WATERLOO — More than 7,800 Americans are unaccounted for from the Korean War, according to the U.S. Department of Defense.
The Grout Museum recognized those service members who died in captivity and those who returned Friday during the Iowa Korean War POW commemoration.
Cecil Phipps, 88, was a POW during the Korean War for 33 months. He came from Fort Dodge to speak and recount his story to the crowd about his capture, time in captivity and eventual release.
On Nov. 28, 1950, he was captured during the Battle of Parmon Wyon. At the time he was taken, he weighed 195 pounds. When he was returned to U.S. forces, he weighed 75 pounds.
“All at once the war broke out around us,” Phipps said as he recounted his capture.
He and other soldiers were picked up by Chinese forces and led north.
Phipps recalled they moved primarily at night because the Chinese mobbing them were afraid of American planes.
“Every morning they brought us out and gave us a bowl of millet and then they would have a lecture,” Phipps said. “The company commander would speak to us for two hours out on a parade route.”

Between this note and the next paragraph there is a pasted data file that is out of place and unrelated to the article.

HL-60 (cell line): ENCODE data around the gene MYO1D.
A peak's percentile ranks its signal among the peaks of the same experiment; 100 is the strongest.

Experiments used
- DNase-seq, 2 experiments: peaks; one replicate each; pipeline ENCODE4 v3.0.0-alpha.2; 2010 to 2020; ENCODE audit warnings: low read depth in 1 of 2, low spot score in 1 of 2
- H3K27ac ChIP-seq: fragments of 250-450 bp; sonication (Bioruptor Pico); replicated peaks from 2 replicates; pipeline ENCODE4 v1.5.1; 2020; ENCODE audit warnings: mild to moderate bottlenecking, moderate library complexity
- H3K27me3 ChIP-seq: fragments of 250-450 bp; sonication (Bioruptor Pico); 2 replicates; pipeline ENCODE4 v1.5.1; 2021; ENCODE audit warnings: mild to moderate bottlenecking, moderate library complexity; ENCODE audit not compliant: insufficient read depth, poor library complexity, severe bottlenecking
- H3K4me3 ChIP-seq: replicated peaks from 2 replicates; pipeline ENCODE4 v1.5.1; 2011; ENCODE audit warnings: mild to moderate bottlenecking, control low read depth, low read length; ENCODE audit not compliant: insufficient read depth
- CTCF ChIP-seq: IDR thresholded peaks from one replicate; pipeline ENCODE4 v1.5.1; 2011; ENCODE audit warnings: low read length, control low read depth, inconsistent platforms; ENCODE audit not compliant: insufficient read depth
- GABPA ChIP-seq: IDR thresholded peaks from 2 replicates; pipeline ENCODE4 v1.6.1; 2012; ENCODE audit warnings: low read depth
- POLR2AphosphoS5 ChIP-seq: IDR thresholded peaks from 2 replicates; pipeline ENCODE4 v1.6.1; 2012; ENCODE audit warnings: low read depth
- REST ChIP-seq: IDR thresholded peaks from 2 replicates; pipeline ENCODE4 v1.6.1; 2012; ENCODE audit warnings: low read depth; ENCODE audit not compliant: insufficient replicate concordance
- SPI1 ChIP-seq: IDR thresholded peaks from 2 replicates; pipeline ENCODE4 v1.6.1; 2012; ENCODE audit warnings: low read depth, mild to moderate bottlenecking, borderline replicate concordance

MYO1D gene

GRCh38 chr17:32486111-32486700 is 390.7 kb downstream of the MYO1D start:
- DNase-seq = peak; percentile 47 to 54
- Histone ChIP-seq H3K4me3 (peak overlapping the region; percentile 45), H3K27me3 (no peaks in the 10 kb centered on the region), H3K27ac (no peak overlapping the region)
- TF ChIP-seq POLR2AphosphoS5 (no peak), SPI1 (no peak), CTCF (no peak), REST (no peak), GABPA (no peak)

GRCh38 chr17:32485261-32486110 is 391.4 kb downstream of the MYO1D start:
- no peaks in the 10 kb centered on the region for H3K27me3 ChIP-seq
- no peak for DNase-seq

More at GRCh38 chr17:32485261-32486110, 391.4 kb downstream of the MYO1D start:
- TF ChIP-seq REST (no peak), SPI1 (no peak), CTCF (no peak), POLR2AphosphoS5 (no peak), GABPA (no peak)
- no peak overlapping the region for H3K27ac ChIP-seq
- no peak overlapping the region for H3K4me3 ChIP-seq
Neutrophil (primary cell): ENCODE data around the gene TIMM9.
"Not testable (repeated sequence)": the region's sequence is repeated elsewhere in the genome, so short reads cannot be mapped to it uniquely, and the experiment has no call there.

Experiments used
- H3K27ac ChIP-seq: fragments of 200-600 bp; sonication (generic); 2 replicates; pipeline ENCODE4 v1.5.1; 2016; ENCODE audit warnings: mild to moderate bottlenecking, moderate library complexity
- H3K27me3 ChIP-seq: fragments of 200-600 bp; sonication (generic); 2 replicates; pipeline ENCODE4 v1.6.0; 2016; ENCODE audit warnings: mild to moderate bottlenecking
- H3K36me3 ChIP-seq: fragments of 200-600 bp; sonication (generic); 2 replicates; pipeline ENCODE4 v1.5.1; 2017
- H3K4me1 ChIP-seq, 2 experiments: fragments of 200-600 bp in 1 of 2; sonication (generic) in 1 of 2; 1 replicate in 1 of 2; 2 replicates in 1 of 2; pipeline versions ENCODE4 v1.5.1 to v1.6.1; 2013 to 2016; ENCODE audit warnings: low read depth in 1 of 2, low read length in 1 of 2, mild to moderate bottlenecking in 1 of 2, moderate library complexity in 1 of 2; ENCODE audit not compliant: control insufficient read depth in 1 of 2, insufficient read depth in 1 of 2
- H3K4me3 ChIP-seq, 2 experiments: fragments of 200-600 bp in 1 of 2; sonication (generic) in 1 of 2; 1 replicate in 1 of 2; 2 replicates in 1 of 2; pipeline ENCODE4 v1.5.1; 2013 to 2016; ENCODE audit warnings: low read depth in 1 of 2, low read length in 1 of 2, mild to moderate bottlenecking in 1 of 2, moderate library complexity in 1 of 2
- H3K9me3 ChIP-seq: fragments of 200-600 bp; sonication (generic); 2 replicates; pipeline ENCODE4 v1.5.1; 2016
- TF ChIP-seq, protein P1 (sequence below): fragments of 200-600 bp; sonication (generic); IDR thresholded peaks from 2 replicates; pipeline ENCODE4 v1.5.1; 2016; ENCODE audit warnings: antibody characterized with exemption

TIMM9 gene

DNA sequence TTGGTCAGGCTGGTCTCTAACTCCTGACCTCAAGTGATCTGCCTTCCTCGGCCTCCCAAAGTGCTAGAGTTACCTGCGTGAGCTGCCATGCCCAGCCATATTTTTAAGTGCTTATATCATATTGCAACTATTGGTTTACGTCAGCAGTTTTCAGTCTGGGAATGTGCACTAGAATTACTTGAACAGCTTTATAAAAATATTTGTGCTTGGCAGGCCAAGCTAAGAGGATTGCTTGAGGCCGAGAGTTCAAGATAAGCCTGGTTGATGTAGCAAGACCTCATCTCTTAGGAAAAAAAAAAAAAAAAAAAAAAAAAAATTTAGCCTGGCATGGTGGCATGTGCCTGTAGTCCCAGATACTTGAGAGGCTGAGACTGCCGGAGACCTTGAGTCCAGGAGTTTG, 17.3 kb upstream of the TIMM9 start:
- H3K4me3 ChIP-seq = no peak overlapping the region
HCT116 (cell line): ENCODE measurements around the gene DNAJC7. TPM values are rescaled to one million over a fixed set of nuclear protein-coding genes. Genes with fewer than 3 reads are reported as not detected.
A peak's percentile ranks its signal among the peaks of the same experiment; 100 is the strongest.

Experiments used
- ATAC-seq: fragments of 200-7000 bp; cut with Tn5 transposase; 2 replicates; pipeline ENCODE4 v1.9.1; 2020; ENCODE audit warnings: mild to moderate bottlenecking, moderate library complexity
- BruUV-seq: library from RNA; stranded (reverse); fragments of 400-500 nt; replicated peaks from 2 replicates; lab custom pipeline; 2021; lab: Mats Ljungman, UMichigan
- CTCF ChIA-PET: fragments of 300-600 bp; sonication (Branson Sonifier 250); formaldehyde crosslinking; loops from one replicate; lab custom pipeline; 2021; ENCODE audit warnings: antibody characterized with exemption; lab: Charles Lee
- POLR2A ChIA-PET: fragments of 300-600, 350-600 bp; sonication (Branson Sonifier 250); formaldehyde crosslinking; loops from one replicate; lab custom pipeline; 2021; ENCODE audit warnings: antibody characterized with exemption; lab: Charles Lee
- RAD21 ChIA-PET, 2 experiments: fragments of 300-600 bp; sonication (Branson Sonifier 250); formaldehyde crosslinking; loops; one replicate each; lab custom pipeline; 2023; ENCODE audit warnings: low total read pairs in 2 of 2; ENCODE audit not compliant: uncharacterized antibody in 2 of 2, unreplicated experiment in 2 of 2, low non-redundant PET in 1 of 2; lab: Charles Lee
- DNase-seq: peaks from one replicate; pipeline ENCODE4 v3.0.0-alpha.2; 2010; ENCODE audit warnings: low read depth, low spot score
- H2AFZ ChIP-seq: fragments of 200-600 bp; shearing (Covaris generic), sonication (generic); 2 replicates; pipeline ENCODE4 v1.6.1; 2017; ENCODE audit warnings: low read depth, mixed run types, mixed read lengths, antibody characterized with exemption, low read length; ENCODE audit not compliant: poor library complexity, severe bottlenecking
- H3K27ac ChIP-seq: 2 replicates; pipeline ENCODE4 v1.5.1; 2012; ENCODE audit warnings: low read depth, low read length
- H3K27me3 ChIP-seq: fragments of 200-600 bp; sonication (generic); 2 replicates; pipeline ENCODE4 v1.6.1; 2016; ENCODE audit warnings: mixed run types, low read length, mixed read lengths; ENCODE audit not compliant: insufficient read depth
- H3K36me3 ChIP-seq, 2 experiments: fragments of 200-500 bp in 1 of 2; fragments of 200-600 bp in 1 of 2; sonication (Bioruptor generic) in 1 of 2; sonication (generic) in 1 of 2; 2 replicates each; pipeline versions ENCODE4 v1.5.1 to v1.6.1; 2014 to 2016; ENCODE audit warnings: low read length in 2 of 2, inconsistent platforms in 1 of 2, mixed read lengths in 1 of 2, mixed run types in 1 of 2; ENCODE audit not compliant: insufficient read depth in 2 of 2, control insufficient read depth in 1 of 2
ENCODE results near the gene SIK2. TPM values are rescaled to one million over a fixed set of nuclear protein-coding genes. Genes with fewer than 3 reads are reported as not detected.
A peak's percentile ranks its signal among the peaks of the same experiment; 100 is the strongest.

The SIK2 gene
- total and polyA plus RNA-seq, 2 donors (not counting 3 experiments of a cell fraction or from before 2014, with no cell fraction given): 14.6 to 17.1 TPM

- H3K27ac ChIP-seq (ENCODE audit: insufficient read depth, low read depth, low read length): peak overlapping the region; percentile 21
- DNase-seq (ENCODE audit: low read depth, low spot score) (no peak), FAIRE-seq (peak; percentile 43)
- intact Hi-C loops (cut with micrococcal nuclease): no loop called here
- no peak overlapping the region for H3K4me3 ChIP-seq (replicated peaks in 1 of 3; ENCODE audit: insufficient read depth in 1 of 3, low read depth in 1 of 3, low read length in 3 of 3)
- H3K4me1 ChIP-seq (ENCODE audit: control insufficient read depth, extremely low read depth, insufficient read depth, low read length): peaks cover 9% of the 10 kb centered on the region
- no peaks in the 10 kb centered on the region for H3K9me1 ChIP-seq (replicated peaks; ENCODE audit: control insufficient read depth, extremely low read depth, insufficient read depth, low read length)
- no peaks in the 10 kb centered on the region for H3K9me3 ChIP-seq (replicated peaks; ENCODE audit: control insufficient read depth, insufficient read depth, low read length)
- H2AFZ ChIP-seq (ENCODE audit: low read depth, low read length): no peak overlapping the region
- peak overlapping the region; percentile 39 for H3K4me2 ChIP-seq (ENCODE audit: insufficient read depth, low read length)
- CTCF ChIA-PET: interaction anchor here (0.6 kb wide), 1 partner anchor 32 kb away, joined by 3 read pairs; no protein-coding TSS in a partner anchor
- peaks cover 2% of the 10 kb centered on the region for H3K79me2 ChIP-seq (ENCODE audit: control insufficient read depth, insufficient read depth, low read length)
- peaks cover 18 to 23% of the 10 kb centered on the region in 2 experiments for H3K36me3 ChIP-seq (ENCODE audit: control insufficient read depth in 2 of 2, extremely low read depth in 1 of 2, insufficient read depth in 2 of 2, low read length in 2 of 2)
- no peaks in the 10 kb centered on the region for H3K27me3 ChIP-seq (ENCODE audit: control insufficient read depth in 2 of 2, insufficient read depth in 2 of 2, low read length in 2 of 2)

After the commander would finish his lecture, the interpreter would take another two hours to tell Phipps and the other captive soldiers what he said.
“A lot of the guys would actually pass out because they couldn’t stand that long,” Phipps said.
He recalled one winter as a POW when 1,500 men died.
“Every day the guard would come around, open the door to the building and say, ‘how many dead?’” Phipps said. “I believe that’s the only thing he could say in English, and there were always two or three that were dead.”
Cheryl Weber, daughter of the late Koran War POW Irv Weber, and John Lee, representative of the Korean-American Society of Iowa, spoke during the event as well.
Black Hawk County Veteran Affairs Executive Director Kevin Dill read the names of all 31 Iowans who died in captivity but have not had their remains returned. After the names were read, Allen Koeppel, of Sons of AMVETS, played Taps on a trumpet.
Grout content development specialist Pat Kinney introduced and helped organize the event.
“It’s one thing to be standing on an Olympic podium holding the gold medal when you’re listening to the national anthem, it’s quite another thing to be lying in the corner of a barracks with lice crawling all over you and dead people around you,” Kinney said. “These guys didn’t get any recognition for that and it’s about time for it.”